LONDON • One-fifth of British business leaders are considering moving operations abroad after the country's decision to leave the European Union, according to a survey from a leading business lobby group.
The Institute of Directors (IoD), which polled more than 1,000 of its members between last Friday and Sunday, said one in four also planned to freeze recruitment following the referendum result.
Among companies surveyed, 22 per cent said they are considering moving some of their operations outside Britain. Almost two- thirds, or 64 per cent of IoD members, think the result is negative for their business, while 23 per cent think it is positive and 9 per cent say it makes no difference.
"Businesses will be busy working out how they are going to adapt and succeed after the referendum result," said IoD director- general Simon Walker.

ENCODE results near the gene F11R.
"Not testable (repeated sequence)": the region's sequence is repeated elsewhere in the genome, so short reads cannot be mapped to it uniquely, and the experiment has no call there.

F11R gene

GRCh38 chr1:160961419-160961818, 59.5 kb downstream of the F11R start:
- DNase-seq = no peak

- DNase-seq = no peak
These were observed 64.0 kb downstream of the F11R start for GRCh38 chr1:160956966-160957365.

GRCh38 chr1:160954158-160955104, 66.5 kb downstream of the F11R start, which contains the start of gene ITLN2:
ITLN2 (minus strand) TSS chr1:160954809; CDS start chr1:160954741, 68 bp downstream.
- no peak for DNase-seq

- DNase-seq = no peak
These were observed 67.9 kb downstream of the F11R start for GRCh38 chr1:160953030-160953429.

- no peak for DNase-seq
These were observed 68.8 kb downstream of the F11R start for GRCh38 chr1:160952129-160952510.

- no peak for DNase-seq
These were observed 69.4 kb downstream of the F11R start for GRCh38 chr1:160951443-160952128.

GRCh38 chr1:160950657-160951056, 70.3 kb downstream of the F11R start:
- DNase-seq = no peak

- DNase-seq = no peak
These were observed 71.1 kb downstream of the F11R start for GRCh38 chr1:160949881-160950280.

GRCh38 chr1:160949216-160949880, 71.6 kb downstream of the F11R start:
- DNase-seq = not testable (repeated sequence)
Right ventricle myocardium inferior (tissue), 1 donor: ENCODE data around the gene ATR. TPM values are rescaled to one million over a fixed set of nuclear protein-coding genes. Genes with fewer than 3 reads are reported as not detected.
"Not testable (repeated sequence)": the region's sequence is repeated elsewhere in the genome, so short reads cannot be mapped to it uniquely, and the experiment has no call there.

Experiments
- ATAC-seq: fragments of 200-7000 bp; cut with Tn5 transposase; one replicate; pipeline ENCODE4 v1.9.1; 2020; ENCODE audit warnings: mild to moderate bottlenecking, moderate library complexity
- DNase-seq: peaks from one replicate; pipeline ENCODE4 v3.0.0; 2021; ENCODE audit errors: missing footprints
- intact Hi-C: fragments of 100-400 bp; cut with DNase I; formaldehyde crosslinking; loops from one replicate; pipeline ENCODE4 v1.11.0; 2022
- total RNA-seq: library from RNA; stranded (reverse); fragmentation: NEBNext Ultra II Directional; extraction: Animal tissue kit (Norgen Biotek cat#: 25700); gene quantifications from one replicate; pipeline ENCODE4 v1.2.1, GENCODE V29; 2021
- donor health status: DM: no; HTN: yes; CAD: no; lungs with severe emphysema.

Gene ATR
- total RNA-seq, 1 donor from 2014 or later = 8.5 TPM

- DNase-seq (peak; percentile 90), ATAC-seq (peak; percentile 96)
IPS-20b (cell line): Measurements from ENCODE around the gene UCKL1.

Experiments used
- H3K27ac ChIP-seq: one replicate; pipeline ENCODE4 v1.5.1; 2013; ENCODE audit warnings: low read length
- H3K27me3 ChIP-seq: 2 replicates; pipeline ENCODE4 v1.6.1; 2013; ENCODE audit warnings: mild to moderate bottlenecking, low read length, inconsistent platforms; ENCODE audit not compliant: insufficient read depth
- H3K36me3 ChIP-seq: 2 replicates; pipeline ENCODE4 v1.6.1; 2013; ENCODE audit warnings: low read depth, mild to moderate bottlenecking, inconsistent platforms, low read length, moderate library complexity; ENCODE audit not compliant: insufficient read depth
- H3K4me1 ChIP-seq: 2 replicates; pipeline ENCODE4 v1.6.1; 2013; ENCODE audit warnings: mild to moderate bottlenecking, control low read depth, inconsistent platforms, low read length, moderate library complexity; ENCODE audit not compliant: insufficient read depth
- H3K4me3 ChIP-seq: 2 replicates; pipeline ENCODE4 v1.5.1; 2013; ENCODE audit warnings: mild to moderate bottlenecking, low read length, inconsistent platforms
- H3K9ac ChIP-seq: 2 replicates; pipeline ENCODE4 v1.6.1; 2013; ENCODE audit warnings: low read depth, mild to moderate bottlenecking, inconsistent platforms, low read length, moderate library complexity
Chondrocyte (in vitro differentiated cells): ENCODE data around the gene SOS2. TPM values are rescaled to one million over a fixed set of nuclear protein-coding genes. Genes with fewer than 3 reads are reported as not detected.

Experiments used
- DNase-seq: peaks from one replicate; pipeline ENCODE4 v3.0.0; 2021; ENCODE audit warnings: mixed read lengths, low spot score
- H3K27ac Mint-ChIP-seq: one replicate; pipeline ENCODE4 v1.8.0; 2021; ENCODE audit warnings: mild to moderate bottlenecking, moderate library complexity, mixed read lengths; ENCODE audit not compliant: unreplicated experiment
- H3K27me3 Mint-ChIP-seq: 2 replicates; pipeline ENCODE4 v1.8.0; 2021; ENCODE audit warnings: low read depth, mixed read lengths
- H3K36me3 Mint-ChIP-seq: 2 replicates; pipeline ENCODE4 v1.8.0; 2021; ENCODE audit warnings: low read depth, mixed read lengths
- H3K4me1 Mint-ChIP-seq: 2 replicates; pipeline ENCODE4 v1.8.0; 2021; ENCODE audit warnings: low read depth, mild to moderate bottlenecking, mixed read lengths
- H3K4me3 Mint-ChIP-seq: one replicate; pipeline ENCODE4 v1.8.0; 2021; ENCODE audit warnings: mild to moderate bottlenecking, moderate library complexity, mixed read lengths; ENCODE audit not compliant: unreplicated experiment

"A majority of business leaders think the vote for Brexit is bad for them, and as a result plans for investment and hiring are being put on hold or scaled back," he said.
Over a third of IoD members said the vote will cause them to cut investment, against one in 10 who said they will increase investment.
The Brexit vote has also stoked fears that investors and bankers could flee London, threatening its coveted reputation as a global financial hub. The financial sector provides one in three jobs, or some 1.25 million. "Some firms that saw London as a platform for serving the integrated EU market will relocate at least part of their headquarters' functions to other cities within the EU," said Mr Greg Clark of the Brookings Institution.
US banking giant JPMorgan, which has around 16,000 staff in Britain, said last Friday that it "may need to make changes to our European legal entity structure and the location of some roles".
AGENCE FRANCE-PRESSE, BLOOMBERG